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Euro falls sharply against dollar as banking sector troubles continue

The euro fell sharply against a strengthening dollar on Friday amid nervousness over banks, with better-than expected economic data failing to lift sentiment

European Union

European Union (representative)

Reuters LONDON
By Joice Alves
LONDON (Reuters) - The euro fell sharply against a strengthening dollar on Friday amid nervousness over banks, with better-than expected economic data failing to lift sentiment.
Flash Purchasing Managers' Index (PMI) data failed to lift the single currency as sentiment in markets were fragile with European banks falling 5.3%.
S&P Global's flash Composite Purchasing Managers' Index (PMI), seen as a good gauge of overall economic health, bounced to a 10-month high of 54.1 in March from February's 52.0, data showed on Friday.
That was well above the 50 mark separating growth from contraction and above all forecasts in a Reuters poll.
"The euro had already plunged below the $1.08 support line before the composite euro zone PMI data were released this morning," said Jane Foley, Head of FX Strategy at Rabobank London.
"The data were better than expected, but the mood in the market is risk aversion which is supporting another move back to the safe haven dollar," she added.
Fuelling concerns about the overall stability of Europe's banks, Deutsche Bank shares fell 14%.
The euro sank 1% to $1.0722. The dollar index, which measures the currency against six major rivals, rose 0.6% at 103.26.
Risk aversion also sent sterling 0.6% lower to $1.2209, despite data showing the British economy was set to grow in the first quarter and confidence was growing.
The pound touched a seven-week high of $1.2341 on Thursday in volatile trading after the Bank of England raised interest rates by 25 bps, but said a surprise resurgence in inflation would probably fade fast, stoking speculation it had ended its run of hikes.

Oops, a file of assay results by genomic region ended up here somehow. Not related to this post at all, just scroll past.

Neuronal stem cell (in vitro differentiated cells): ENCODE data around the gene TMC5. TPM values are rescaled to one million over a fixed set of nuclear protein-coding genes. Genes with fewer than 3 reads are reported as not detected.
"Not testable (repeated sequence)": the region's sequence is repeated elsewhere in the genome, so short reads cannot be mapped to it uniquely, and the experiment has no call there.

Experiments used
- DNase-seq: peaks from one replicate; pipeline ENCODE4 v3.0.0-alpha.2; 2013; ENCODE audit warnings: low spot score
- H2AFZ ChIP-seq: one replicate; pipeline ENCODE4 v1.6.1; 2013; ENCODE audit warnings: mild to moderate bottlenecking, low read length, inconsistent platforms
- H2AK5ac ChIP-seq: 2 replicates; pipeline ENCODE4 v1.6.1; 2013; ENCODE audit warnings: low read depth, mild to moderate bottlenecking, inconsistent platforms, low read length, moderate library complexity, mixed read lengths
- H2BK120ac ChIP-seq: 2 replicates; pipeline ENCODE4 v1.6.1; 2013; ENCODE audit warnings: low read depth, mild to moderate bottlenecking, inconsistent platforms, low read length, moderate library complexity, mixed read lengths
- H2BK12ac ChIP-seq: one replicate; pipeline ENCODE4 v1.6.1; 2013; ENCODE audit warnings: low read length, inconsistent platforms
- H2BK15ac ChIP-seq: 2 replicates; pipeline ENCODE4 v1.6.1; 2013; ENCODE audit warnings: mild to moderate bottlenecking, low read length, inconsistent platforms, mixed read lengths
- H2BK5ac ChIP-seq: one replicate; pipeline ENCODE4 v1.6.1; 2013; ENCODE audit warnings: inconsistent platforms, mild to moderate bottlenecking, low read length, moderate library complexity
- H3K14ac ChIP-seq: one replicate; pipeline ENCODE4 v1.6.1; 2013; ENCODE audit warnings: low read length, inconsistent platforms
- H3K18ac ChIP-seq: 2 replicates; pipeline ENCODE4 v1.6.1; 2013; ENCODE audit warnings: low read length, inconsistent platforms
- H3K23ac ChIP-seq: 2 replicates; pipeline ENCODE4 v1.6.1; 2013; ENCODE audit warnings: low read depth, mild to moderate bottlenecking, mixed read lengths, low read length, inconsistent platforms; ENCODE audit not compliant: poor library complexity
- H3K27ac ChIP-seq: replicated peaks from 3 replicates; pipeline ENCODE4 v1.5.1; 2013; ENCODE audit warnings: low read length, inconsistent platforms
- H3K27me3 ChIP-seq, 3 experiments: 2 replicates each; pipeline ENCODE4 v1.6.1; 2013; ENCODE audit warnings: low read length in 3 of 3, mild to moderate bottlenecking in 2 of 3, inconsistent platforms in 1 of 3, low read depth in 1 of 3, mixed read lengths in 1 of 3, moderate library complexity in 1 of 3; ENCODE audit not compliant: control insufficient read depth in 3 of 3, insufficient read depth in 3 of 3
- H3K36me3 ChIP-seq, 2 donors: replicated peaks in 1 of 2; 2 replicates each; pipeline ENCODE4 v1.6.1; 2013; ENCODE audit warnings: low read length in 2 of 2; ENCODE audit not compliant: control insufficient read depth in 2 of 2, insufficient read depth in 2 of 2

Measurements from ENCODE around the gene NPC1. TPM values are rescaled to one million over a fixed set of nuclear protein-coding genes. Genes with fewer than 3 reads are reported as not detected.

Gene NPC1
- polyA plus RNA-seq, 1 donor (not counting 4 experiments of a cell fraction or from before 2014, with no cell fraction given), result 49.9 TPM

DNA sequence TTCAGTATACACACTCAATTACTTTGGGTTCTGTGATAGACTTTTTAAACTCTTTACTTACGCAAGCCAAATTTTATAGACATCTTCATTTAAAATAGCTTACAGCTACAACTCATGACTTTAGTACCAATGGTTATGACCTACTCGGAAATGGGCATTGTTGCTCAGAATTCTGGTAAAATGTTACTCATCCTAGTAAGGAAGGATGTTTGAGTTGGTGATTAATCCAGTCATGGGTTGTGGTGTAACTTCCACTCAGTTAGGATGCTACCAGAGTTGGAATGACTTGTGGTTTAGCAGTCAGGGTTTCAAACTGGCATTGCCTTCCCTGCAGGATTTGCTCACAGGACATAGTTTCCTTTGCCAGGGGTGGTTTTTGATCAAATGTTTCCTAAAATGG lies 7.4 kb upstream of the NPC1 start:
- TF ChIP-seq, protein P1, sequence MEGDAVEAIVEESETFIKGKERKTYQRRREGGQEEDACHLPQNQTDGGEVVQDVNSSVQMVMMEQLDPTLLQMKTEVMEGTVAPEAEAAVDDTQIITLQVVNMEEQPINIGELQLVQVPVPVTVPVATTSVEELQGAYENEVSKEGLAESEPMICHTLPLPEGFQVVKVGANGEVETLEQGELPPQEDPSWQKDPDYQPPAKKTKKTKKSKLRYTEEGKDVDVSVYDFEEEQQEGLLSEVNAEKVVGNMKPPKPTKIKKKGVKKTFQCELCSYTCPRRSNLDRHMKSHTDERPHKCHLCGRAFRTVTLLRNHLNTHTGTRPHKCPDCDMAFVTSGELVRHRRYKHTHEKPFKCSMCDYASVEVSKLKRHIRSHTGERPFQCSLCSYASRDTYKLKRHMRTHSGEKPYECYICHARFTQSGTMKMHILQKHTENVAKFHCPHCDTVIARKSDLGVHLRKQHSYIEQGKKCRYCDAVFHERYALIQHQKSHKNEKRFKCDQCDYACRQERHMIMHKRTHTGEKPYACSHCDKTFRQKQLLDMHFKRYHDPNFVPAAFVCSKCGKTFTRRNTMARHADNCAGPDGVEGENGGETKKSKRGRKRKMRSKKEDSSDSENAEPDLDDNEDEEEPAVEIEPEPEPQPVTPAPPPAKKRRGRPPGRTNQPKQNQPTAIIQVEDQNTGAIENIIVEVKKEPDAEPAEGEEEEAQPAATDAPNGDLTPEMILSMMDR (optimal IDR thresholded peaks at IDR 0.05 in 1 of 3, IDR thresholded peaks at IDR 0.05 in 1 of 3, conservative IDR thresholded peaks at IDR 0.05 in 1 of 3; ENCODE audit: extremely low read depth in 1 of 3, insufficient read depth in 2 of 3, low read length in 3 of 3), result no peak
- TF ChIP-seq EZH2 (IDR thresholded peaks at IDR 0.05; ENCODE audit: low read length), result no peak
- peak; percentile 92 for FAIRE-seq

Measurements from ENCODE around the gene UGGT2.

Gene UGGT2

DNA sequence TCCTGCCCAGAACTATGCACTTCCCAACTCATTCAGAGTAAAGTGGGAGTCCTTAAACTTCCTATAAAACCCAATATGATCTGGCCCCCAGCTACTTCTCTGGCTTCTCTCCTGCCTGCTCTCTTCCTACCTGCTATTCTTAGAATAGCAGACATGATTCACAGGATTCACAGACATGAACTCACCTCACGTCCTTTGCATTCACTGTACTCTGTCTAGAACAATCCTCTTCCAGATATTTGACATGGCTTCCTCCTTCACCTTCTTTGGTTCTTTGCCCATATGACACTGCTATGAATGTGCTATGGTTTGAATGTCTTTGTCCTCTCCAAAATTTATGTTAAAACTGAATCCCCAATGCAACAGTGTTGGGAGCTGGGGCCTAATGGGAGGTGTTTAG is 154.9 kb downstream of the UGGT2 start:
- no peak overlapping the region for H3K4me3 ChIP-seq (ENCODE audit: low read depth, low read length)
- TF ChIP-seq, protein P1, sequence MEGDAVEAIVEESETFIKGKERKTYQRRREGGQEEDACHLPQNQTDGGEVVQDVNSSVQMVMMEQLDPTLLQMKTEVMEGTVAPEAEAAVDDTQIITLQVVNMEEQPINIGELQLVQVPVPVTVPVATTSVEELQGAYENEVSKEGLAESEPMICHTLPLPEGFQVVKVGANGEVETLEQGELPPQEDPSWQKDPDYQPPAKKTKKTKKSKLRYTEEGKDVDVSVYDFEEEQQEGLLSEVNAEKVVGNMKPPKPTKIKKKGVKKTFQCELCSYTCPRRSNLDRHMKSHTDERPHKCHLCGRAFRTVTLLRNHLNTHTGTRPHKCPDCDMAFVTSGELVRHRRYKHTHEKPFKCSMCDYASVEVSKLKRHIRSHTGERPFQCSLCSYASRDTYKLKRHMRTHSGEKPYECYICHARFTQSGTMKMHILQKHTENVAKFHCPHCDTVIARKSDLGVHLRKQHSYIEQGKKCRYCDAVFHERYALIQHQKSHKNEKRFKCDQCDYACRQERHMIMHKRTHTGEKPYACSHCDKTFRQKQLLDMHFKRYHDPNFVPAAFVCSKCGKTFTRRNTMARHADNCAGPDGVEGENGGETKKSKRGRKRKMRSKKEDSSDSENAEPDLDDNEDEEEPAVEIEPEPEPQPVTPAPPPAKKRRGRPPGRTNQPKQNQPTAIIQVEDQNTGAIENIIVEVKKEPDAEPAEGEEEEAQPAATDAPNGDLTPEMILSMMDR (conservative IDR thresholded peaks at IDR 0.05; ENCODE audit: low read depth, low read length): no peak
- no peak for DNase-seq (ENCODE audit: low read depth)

The Fed on Wednesday raised interest rates by 25 basis points, as expected, but took a cautious stance on the outlook because of banking sector turmoil even as Fed Chair Jerome Powell kept the door open on further rate increases if necessary.
U.S. Treasury Secretary Janet Yellen on Thursday reiterated that she was prepared to take further action to ensure that Americans' bank deposits stayed safe, to ease investor nerves.
Banking stocks have been battered this month following the sudden failures of two regional U.S. lenders and the emergency sale of embattled Swiss bank Credit Suisse to rival UBS.
Christopher Wong, currency strategist at OCBC, said the FX world seemed to suggest a bout of risk aversion with safe haven proxies, gold and yen outperforming and most other currencies softer.
"I think with sentiment still fragile, price action can swing both ways depending on whether there are any contagion surprises."
The safe haven yen was also in demand, up 0.85% to 129.67 per dollar, touching a seven-week high.
Japan's core consumer inflation slowed in February, but an index stripping away energy costs hit a four-decade high, data showed on Friday.
With inflation still exceeding the Bank of Japan's 2% target, the data will keep alive market expectations of a near-term tweak to its bond yield control policy, according to analysts.
 
(Reporting by Joice Alves in London, Ankur Banerjee in Singapore; Editing by Angus MacSwan)

(Only the headline and picture of this report may have been reworked by the Business Standard staff; the rest of the content is auto-generated from a syndicated feed.)

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First Published: Mar 24 2023 | 5:15 PM IST

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